I’ve got an LA trip planned for later this month, I’m going to Providence in October for my brother’s wedding, and I made an impulse buy and will be spending New Year’s Eve in Iceland. I KNOW. Whenever I start to feel like I’m missing Black Rock City, I just remember all the other cool stuff I’ve got coming up and it’s sort of hard to be upset!
If you’re not able to even think about setting money aside for a new trip, then start planning in the most basic sense of the word. Hop on Trover or Pinterest and explore! Pick a country and figure out what you might like to do there. Those sites are filled with some amazing eye candy that can feed a bit of your wanderlust and keep you in the adventuring state of mind.
7. Connect with others who have had similar experiences.
If you met others while traveling that you can meet up with, plan a night to get together. Alternatively, Meetup.com is a wonderful way to meet people interested in the same things as you (there are traveling groups, as well as groups specific to certain cultures). If all else fails, schedule Skype dates with friends that you met while on the go. I Skype with a friend I met when I worked at a summer camp years ago, and we still talk about that summer as if it just happened. Why? Because we shared so many crazy moments that summer, and we’re literally the only people that we can talk to about it!
Right now, I’m looking forward to Decompression in about a month. It sounds super fancy, but it’s really just a chance for a bunch of people who went to the Burn to get together, share their experiences, and reminisce. There are drinks, there’s art, and everyone feels a sense of community among other Burners. It’s a perfect way to keep the memories fresh and create new ones.
8. Reflect on how you can incorporate lessons learned into your daily life.
I always return from travel feeling like a better version of myself, and especially when I return from Burning Man. The person I am out there is the person I strive to be all the time. Still, I struggle sometimes with being that better person year-round.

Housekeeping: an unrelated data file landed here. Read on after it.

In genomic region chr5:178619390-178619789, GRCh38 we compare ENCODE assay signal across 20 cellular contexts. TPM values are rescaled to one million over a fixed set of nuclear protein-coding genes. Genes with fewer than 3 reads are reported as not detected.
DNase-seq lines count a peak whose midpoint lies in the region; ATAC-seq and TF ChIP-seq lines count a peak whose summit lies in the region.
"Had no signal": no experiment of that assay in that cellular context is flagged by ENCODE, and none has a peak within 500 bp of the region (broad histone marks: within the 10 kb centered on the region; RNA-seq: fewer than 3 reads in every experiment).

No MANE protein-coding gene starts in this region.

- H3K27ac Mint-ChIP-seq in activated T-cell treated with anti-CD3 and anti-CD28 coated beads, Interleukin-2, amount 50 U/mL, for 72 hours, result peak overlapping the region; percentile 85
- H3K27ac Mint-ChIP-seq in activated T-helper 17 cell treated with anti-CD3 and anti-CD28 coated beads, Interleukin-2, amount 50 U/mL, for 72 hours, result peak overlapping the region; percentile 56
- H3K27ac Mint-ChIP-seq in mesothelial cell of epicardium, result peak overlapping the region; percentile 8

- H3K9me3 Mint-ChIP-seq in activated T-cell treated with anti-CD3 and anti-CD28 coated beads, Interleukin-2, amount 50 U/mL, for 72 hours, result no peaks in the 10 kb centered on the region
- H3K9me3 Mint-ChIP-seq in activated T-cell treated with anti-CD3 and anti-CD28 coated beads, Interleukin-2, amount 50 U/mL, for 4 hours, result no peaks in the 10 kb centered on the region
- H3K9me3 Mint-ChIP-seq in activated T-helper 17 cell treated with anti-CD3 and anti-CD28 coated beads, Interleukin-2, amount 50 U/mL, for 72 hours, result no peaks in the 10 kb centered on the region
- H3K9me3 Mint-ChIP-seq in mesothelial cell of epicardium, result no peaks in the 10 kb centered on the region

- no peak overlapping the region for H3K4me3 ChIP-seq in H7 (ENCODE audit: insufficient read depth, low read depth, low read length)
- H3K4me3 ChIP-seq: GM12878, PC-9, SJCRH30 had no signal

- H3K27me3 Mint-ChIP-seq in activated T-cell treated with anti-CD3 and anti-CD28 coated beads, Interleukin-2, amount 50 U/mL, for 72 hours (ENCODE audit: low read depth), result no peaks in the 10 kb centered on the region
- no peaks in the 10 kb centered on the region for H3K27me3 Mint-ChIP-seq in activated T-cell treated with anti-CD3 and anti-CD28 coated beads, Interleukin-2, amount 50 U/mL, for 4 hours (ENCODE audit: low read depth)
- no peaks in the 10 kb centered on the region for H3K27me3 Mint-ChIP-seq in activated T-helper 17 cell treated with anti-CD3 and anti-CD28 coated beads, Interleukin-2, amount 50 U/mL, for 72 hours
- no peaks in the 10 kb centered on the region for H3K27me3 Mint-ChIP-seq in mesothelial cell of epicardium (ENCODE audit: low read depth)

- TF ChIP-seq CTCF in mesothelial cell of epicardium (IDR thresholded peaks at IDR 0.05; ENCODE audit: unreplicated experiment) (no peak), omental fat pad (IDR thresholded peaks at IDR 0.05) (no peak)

If you find yourself experiencing that same kind of identity crisis, give some serious thought to how you can make changes for the best. For me, I find that most of my blocks are all in my head, so I have to create constant reminders for myself. I’m thinking that daily affirmations will help keep those positive vibes in my head and I can really embrace the person I want to be.
Ultimately, you’ll need to take the time yourself to really analyze in what ways you’d like to change, and also brainstorm the best ways to create that change. I find that I’m more receptive to others when I travel, but that I sometimes shut people off in my day-to-day life — and I believe that daily affirmations will really help open me up to new interactions and possibilities. It will take a little bit of trial-and-error, but it is totally possible to channel the traits you like about your traveling self to your everyday self.
Have you ever experienced post-travel sadness? How did you deal with it? What did you find you missed the most, and how did you try to incorporate it into your day-to-day life?